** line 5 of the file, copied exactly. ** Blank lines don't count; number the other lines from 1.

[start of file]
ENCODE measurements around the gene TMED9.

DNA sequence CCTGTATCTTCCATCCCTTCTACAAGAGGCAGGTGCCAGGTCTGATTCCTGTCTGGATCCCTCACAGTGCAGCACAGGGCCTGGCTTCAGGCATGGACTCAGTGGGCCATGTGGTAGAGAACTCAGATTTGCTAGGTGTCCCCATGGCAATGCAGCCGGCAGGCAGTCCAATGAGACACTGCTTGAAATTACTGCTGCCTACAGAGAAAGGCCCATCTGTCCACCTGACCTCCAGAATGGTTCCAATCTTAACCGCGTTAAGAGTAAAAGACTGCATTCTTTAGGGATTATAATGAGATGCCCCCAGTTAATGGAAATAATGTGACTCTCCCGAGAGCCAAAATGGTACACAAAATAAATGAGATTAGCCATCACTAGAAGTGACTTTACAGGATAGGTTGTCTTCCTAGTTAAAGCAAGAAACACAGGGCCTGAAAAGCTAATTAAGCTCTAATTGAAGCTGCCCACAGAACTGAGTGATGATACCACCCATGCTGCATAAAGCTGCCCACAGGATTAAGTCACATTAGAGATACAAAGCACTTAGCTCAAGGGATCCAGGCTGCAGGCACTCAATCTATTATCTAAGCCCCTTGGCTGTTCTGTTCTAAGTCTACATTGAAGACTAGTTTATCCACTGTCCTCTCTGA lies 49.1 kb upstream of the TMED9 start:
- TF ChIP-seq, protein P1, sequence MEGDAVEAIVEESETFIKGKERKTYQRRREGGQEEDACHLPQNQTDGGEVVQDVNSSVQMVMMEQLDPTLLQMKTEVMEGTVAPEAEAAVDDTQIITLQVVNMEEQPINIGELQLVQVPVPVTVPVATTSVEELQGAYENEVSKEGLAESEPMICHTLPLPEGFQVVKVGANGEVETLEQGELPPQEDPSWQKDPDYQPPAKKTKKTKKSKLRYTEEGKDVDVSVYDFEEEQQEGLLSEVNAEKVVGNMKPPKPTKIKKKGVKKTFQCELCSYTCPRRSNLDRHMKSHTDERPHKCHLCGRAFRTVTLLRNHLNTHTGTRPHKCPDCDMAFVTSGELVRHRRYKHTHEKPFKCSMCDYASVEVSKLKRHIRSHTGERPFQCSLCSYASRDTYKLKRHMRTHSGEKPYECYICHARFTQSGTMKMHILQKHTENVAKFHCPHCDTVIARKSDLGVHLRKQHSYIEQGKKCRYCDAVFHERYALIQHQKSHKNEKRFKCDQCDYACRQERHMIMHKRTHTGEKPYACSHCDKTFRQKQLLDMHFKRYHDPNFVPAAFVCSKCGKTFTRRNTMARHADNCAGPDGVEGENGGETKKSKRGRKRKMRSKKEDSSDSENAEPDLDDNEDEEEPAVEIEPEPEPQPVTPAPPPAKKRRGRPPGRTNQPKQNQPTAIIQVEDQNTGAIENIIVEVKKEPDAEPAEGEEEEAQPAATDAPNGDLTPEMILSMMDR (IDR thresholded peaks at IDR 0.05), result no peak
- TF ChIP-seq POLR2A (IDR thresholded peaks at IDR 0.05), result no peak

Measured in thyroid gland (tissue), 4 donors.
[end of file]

Measured in thyroid gland (tissue), 4 donors.